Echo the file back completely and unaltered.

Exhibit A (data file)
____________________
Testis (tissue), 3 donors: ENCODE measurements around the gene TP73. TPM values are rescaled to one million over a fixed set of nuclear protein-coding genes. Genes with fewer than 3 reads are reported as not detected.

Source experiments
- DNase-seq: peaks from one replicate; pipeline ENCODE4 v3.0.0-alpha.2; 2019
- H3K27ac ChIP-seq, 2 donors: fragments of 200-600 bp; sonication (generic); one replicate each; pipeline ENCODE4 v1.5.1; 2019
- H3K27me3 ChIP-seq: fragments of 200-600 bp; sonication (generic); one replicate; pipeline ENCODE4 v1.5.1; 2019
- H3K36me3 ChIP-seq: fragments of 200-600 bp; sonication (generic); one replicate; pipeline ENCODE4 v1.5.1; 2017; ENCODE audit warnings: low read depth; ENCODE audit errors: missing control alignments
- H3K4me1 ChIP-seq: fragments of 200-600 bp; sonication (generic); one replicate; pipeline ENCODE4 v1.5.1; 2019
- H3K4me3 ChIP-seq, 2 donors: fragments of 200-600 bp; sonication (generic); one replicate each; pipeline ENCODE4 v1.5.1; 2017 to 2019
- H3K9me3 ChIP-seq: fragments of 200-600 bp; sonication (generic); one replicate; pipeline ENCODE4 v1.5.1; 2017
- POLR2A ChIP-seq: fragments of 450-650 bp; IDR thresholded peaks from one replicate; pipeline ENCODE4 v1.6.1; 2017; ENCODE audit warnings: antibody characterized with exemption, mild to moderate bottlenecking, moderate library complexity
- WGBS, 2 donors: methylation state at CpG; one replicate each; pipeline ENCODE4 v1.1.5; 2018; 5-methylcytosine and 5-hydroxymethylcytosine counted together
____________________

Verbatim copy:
Testis (tissue), 3 donors: ENCODE measurements around the gene TP73. TPM values are rescaled to one million over a fixed set of nuclear protein-coding genes. Genes with fewer than 3 reads are reported as not detected.

Source experiments
- DNase-seq: peaks from one replicate; pipeline ENCODE4 v3.0.0-alpha.2; 2019
- H3K27ac ChIP-seq, 2 donors: fragments of 200-600 bp; sonication (generic); one replicate each; pipeline ENCODE4 v1.5.1; 2019
- H3K27me3 ChIP-seq: fragments of 200-600 bp; sonication (generic); one replicate; pipeline ENCODE4 v1.5.1; 2019
- H3K36me3 ChIP-seq: fragments of 200-600 bp; sonication (generic); one replicate; pipeline ENCODE4 v1.5.1; 2017; ENCODE audit warnings: low read depth; ENCODE audit errors: missing control alignments
- H3K4me1 ChIP-seq: fragments of 200-600 bp; sonication (generic); one replicate; pipeline ENCODE4 v1.5.1; 2019
- H3K4me3 ChIP-seq, 2 donors: fragments of 200-600 bp; sonication (generic); one replicate each; pipeline ENCODE4 v1.5.1; 2017 to 2019
- H3K9me3 ChIP-seq: fragments of 200-600 bp; sonication (generic); one replicate; pipeline ENCODE4 v1.5.1; 2017
- POLR2A ChIP-seq: fragments of 450-650 bp; IDR thresholded peaks from one replicate; pipeline ENCODE4 v1.6.1; 2017; ENCODE audit warnings: antibody characterized with exemption, mild to moderate bottlenecking, moderate library complexity
- WGBS, 2 donors: methylation state at CpG; one replicate each; pipeline ENCODE4 v1.1.5; 2018; 5-methylcytosine and 5-hydroxymethylcytosine counted together